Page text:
If you (like me) want a perfect score on the SAT, you’re going to do all of them. And you might need to ration them, because realistic SAT practice questions are hard to come by.

Plan on taking about three to five of the tests in full-length, sit-down situations with a timer. Use these sittings as a chance to honestly evaluate where you stand; take them seriously, and don’t get distracted or take long breaks. Take them exactly like the real thing, at 8 am on a Saturday morning (ok, ok, you can start at 9 am if you really want to)

Spread these practice tests out – there should be at least a month between each one, so you have time to study and improve your score in between. As a general rule, you should be seeing progress and score improvement each time you take a practice test, as long as you’ve been studying in-between.

It’s alright, even expected, that your score will backslide occasionally, and some sections will probably be easier to improve than others. However, if your score drops significantly from one practice test to the next, you probably lost concentration; work on your focus and endurance. Or, you aren’t doing enough prep work – keep building vocabulary and doing practice sections, and read and study my website!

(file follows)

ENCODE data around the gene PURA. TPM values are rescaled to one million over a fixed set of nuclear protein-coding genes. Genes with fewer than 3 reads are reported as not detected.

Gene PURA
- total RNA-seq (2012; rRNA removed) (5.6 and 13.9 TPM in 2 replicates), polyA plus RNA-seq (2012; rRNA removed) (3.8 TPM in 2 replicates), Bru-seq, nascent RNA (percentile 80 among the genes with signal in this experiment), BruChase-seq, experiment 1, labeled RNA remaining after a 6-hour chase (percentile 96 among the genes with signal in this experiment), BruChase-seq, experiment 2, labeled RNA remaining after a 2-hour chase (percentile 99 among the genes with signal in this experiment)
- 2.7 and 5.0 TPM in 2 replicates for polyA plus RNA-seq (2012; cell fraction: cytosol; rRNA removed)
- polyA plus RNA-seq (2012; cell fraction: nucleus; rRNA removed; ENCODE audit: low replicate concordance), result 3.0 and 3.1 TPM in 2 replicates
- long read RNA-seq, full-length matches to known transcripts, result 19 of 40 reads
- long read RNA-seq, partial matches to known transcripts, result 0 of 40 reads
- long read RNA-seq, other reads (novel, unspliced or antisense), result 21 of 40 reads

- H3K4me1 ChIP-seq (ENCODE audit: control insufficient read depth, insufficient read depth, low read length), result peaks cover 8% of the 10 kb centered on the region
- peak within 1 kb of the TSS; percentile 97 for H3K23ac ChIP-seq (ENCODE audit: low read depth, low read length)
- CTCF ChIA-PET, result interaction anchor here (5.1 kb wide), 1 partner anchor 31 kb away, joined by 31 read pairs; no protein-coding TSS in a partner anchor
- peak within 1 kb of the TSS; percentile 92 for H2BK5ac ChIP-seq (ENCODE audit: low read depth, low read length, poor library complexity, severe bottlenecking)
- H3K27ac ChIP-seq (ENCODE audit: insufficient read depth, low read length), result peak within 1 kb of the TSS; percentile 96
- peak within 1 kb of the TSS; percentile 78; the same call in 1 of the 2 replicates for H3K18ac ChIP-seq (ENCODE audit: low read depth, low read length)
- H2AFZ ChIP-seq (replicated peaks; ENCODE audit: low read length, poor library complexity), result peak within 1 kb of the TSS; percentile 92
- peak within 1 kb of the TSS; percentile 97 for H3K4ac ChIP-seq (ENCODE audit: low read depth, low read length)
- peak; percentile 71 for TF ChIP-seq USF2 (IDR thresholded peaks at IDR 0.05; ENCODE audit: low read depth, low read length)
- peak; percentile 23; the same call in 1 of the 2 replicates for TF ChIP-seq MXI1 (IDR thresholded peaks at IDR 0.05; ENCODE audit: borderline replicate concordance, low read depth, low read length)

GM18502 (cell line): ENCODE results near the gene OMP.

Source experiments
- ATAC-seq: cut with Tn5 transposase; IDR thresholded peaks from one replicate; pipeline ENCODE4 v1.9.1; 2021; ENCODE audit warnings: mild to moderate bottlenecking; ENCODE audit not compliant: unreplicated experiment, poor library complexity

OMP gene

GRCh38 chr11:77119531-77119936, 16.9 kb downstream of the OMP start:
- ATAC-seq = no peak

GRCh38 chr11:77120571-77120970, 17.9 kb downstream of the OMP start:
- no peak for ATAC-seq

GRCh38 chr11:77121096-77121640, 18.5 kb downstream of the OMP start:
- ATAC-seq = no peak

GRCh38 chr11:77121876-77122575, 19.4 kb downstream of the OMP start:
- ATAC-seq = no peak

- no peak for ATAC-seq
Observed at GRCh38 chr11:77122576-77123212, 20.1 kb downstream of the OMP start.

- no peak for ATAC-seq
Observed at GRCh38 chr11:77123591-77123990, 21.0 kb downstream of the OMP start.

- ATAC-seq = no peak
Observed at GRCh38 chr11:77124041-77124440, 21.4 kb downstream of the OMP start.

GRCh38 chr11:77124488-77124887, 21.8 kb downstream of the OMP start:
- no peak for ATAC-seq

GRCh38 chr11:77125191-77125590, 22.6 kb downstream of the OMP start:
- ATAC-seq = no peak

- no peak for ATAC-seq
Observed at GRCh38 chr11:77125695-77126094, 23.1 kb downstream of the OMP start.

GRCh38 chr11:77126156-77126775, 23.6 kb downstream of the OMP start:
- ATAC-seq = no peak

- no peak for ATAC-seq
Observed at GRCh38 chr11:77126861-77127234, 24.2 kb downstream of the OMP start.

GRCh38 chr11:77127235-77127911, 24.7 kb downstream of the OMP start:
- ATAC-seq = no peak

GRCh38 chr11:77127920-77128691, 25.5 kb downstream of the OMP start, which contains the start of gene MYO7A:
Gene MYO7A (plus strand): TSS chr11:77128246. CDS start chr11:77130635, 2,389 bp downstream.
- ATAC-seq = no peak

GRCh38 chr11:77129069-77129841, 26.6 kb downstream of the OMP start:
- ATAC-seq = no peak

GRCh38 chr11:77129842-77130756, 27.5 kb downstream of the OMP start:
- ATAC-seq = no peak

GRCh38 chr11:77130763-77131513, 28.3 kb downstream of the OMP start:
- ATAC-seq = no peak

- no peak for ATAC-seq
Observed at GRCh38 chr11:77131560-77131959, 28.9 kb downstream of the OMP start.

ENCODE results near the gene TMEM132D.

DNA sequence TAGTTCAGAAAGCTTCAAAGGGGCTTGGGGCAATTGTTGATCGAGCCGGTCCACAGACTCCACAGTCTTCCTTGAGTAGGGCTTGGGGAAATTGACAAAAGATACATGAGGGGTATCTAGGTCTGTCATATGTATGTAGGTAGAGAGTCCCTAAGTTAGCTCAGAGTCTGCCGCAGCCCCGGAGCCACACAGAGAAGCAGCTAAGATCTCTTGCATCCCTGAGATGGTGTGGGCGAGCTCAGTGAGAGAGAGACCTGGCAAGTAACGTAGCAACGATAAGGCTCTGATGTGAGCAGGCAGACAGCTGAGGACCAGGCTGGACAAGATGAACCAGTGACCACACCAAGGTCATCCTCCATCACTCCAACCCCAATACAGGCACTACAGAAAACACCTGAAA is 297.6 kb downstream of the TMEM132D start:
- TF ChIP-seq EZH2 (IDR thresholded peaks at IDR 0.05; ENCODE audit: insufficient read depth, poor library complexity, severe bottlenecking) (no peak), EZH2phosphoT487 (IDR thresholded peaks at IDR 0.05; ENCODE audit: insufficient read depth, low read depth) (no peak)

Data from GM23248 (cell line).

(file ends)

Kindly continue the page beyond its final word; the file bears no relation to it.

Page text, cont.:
If you want to work on focus, try practicing in a public space like a Starbucks or a restaurant.

If you want to work on endurance, start doing back-to-back practice sections as a regular habit – instead of one twenty-five minute section a day, try doing three sections, one after another, but only twice a week.

Use the rest of your practice tests to work on specific sections and topics. I suggest doing anywhere from 2 sections a week (if you have about a year to get ready) to 10 sections a week (if you have a month to get ready).

If you really want to get in-depth practice and tips on specific SAT prep topics and raise your score, then check out the SAT prep books in my online bookstore, which go deeper into the Writing and Math sections of the test.

Free Bonus: Online SAT Resources

The Official SAT Study Guide provides some free online SAT prep resources that come along for the ride. Namely, you can access in-depth answer explanations for all of the practice test questions.